the Child Advocacy Clinic. At UWLS she taught child advocacy, family law and interviewing and counseling for lawyers. In addition to her service
on numerous boards and guilds both locally and nationally, Michele served on the Washington State Access to Justice Board for six years and is currently a Management Information Exchange board member and the elected secretary of that body. Michele was awarded a King County Bar Association Young Lawyer of the Year Award in 1992 and was honored by Washington Women Lawyers with a Special Contribution to the Judiciary Award in 1998. In 2008 she received the Staff Person of the Year Award from the University of Washington Law School Student Body. Over the years Michele has provided training and has written on topics such as leadership and diversity and has served as a facilitator for meetings and retreats for nonpro t organizations. She is currently Secretary of the MIE Board of Directors.
Gary Swearingen is Corporate Counsel for Costco Wholesale and a member of the Practice of Law Board. Prior to Costco, he was in-house counsel for Motricity, Inc. Washington Mutual and a partner at Garvey Schubert Barer. Gary is a 1994 graduate of the UW School of Law.
Angeline Thomas is the Executive Director of WA Appleseed--a legal advocacy nonpro t that works to address social and economic problems in Washington State by developing new public policy initiatives, challenging unjust laws, and helping people better understand and fully exercise their rights. In addition to the many hats she wears as ED, Angeline is serving as the project manager for the WA Reentry Guide. Angeline is responsible for recruiting pro bono attorneys, subject matter experts, service providers and justice-involved individuals to contribute to chapter authoring, content editing, development of resource lists, re ning our distribution plan and maintain accountability.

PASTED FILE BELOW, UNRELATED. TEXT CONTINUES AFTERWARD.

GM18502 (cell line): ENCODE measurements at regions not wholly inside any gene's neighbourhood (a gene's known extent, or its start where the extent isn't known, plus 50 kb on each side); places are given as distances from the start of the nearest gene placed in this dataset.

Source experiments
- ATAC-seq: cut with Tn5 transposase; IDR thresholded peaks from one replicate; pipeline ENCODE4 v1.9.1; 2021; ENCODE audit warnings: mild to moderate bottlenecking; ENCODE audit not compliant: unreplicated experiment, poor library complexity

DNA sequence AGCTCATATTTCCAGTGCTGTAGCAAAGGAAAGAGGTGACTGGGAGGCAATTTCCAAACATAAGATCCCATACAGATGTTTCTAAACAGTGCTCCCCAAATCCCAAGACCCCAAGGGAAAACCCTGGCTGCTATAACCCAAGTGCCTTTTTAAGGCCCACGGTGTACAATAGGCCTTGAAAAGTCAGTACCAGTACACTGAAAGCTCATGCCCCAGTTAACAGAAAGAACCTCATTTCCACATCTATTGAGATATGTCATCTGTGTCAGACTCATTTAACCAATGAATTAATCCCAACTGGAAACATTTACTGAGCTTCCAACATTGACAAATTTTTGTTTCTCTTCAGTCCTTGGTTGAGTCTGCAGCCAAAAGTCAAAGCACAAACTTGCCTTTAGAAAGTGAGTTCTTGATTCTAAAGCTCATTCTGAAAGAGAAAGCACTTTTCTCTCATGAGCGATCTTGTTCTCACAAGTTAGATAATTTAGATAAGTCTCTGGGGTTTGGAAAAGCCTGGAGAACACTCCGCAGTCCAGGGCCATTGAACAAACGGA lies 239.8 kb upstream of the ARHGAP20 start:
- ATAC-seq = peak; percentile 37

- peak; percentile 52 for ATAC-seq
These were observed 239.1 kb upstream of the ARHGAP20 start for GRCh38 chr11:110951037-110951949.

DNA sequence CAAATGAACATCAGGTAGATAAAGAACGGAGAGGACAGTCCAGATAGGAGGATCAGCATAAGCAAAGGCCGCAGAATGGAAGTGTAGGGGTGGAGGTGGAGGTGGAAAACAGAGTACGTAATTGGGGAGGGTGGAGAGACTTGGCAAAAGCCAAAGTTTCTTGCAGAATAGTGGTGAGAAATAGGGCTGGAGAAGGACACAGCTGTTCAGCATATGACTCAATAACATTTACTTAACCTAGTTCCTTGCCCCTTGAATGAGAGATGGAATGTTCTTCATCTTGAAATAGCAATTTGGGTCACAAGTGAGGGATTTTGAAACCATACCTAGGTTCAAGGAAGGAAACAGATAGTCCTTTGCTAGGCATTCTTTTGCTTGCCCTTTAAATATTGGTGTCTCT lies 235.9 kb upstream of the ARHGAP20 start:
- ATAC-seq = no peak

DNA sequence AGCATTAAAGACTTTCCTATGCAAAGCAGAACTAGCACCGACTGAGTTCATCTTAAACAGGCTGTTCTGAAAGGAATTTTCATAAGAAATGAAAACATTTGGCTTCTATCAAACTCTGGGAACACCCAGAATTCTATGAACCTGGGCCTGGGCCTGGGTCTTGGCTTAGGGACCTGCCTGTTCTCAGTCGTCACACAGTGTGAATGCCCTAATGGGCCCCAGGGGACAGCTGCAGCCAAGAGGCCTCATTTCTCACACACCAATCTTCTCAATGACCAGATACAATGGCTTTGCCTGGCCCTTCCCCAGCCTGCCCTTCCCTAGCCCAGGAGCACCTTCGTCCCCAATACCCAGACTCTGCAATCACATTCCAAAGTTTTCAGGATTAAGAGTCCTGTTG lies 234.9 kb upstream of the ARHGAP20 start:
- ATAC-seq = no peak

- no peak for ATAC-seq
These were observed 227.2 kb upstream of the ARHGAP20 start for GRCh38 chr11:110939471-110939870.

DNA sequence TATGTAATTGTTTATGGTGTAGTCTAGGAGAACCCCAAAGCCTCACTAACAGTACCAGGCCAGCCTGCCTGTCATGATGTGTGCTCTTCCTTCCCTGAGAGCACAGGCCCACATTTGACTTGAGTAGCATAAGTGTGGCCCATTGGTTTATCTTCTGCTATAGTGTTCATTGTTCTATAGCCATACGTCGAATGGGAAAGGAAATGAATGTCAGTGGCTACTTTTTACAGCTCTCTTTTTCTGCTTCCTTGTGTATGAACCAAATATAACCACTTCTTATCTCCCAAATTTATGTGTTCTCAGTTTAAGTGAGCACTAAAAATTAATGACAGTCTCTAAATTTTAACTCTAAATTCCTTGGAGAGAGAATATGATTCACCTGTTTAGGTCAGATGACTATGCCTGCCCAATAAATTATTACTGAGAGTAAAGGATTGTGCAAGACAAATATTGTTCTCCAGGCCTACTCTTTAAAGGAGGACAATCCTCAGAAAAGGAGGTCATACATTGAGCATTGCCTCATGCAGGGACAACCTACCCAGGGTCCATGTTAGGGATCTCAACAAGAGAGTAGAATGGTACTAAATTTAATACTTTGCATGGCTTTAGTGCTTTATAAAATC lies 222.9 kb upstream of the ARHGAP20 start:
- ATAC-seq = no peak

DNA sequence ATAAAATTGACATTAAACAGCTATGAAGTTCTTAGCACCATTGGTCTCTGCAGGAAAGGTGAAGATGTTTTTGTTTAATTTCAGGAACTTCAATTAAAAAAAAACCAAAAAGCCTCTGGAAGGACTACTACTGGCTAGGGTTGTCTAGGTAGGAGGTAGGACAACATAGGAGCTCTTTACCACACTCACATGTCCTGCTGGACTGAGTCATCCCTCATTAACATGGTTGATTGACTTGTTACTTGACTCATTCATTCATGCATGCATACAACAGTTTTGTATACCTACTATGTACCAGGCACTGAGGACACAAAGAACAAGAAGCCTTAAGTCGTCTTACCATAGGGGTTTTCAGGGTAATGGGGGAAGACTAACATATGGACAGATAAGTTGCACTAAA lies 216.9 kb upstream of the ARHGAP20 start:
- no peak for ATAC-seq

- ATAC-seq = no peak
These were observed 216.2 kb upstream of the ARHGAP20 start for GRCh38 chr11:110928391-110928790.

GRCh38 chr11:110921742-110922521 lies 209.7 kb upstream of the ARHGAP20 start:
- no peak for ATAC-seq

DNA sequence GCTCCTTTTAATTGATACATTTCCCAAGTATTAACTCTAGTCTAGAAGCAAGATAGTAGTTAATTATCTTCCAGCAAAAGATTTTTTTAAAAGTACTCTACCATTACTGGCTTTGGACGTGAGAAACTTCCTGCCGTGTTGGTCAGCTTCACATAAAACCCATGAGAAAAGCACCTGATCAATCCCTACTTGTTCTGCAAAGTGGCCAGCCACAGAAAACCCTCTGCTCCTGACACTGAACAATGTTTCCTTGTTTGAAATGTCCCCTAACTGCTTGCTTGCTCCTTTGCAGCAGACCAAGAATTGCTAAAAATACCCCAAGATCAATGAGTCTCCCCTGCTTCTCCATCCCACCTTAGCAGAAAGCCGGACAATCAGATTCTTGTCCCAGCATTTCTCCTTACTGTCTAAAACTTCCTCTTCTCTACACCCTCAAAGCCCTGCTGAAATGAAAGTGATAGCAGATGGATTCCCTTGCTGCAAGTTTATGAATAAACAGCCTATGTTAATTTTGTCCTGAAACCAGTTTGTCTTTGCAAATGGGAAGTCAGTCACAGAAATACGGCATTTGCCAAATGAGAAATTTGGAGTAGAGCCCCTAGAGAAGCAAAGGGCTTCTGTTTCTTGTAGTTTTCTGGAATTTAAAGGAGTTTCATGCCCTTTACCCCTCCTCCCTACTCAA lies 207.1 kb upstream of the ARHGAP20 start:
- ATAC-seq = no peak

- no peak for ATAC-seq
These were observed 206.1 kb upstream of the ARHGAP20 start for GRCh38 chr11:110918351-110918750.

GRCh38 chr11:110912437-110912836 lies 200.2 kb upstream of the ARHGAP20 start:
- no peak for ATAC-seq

Dr. Jacqueline van Wormer is the Spokane Regional Criminal Justice Administrator. She also holds Adjunct Faculty member appointments
at Gonzaga University and Washington State University. Prior to her appointment as Criminal Justice Administrator, she served as an Assistant Professor at Washington State University in the Department of Criminal Justice and Criminology. Dr. van Wormer has held various positions in the criminal justice  eld, including serving as the MacArthur Foundation Coordinator for the Benton/Franklin Counties Juvenile Court, Intervention Services Manager, Probation Supervisor and Coordinator for both the Adult and Juvenile Drug programs in Benton/Franklin Counties. Dr. van Wormer has extensive experience in building and measuring  delity models for court and social service programs. Dr. van Wormer is a Faculty member for the National Council of Juvenile and Family Court Judges (NCJFCJ), the National Drug Court Institute (NDCI) and has served as a contractor for the Center for Children and Youth Justice (Seattle). She has lectured and trained extensively across the country on issues related to courts, criminal justice and pretrial reform, adolescent brain development and the drug court model. Dr. van Wormer has worked with hundreds of planning and operational drug court teams to assist in technical assistance, facilitation and training of courts.